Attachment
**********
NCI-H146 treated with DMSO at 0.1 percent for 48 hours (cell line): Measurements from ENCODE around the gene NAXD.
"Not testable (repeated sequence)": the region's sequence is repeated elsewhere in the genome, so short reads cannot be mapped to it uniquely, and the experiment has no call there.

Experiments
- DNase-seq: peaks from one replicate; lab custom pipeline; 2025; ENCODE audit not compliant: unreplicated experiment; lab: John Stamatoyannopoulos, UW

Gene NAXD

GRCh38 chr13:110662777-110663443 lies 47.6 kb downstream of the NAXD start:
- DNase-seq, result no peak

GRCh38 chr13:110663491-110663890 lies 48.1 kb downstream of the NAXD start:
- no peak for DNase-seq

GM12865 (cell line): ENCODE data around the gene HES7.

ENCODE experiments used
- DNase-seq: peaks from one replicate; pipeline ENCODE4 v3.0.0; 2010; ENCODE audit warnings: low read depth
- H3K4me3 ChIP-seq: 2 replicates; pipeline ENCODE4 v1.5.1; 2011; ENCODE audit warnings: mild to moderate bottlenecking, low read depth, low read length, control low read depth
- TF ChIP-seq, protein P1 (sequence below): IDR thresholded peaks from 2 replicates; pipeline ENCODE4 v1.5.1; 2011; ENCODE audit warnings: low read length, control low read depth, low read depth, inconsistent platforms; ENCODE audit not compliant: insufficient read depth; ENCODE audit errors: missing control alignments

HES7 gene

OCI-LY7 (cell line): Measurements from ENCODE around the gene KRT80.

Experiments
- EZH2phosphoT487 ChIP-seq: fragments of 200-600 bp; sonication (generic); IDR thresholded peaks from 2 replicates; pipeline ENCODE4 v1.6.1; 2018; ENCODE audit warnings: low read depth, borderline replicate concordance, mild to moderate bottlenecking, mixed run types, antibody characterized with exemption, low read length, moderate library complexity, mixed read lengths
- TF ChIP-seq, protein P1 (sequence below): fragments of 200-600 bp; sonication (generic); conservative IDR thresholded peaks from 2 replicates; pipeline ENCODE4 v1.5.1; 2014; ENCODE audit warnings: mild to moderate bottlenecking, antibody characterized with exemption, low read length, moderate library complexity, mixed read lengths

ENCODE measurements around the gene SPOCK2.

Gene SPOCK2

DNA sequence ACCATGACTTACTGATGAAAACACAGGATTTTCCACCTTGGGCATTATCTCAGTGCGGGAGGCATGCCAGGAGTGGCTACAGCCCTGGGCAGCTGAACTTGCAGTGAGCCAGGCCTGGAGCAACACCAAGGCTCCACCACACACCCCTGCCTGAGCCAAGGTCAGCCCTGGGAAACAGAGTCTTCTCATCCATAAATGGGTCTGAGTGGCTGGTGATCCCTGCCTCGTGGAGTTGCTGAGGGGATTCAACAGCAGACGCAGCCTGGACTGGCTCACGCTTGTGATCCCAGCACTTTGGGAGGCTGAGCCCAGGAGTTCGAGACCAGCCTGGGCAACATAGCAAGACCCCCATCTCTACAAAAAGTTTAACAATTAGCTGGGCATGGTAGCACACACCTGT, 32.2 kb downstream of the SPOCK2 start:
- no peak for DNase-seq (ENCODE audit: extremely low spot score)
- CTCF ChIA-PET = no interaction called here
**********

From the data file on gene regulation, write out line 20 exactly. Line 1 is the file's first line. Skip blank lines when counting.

ENCODE measurements around the gene SPOCK2.